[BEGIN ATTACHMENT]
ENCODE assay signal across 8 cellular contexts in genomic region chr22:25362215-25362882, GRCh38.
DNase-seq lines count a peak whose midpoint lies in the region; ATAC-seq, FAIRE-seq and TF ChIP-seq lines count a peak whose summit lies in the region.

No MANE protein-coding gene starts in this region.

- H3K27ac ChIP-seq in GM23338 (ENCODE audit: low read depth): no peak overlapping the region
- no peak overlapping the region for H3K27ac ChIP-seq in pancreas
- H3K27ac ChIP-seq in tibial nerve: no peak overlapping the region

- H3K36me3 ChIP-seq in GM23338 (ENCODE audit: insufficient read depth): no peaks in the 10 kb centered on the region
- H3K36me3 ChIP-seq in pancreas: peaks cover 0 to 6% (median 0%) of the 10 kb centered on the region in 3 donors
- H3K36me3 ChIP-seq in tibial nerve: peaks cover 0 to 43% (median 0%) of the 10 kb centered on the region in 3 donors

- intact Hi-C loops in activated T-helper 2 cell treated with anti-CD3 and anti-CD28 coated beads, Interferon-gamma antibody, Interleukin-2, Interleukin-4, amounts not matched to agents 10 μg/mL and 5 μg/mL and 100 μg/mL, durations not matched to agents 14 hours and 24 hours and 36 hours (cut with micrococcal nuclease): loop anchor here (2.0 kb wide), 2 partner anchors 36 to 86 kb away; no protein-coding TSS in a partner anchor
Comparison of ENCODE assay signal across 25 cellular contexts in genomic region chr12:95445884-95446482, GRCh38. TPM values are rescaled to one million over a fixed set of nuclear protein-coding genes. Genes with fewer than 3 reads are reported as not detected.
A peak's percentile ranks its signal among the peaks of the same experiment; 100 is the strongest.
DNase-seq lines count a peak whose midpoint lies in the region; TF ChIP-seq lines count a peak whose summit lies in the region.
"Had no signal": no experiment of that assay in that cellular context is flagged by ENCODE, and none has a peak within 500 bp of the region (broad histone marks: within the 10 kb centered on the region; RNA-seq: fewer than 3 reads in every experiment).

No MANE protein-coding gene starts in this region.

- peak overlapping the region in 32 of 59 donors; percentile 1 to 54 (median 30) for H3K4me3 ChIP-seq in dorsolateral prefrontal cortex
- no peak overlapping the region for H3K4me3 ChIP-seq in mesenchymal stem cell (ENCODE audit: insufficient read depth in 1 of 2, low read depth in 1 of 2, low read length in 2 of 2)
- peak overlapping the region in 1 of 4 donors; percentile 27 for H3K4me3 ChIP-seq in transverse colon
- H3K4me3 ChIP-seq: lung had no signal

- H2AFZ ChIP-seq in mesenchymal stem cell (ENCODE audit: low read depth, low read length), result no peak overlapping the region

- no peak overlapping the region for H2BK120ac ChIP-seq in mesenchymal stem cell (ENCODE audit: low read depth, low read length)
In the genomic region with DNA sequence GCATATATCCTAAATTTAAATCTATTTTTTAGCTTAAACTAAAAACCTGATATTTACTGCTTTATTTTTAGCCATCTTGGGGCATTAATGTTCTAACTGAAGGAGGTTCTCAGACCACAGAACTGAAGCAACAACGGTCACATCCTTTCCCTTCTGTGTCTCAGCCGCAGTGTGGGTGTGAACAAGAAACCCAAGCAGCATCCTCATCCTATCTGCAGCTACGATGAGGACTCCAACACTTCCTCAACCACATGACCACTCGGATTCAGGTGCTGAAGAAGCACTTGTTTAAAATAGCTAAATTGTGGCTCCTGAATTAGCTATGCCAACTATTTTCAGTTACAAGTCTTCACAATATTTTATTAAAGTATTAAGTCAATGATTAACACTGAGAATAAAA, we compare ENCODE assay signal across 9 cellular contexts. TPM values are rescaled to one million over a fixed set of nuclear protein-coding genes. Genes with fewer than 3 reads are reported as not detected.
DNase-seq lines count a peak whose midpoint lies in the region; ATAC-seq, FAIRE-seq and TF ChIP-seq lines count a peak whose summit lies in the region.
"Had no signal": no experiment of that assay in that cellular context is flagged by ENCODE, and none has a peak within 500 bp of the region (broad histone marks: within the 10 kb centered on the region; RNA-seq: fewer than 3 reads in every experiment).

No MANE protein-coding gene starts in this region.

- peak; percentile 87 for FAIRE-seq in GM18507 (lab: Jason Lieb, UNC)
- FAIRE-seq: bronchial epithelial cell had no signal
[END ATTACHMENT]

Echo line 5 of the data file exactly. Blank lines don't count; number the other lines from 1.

- no peak overlapping the region for H3K27ac ChIP-seq in pancreas